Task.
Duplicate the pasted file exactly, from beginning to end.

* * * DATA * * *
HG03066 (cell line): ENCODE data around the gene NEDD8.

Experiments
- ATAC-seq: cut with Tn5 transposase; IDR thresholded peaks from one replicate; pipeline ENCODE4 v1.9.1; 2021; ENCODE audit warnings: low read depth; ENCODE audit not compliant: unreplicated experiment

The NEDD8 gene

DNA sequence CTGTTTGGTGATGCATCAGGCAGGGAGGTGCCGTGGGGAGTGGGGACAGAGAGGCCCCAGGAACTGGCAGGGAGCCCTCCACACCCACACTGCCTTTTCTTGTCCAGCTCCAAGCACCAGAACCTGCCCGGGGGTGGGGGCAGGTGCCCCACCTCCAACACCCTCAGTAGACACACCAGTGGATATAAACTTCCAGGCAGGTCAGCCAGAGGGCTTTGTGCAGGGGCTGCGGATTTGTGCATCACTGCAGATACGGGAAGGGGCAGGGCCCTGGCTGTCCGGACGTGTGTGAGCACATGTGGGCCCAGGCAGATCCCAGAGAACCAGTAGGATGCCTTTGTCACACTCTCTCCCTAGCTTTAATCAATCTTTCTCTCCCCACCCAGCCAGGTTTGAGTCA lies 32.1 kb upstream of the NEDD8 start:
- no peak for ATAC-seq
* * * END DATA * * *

HG03066 (cell line): ENCODE data around the gene NEDD8.

Experiments
- ATAC-seq: cut with Tn5 transposase; IDR thresholded peaks from one replicate; pipeline ENCODE4 v1.9.1; 2021; ENCODE audit warnings: low read depth; ENCODE audit not compliant: unreplicated experiment

The NEDD8 gene

DNA sequence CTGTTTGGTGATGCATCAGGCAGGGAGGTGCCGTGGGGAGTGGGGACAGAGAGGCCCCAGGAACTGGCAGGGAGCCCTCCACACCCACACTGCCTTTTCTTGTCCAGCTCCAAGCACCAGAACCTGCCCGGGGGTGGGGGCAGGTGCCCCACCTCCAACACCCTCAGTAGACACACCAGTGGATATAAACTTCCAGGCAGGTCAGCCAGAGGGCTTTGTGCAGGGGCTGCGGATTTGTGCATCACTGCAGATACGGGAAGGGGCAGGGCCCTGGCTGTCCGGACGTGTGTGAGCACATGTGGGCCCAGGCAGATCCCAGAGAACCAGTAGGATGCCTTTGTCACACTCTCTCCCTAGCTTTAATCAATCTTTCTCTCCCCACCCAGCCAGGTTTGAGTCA lies 32.1 kb upstream of the NEDD8 start:
- no peak for ATAC-seq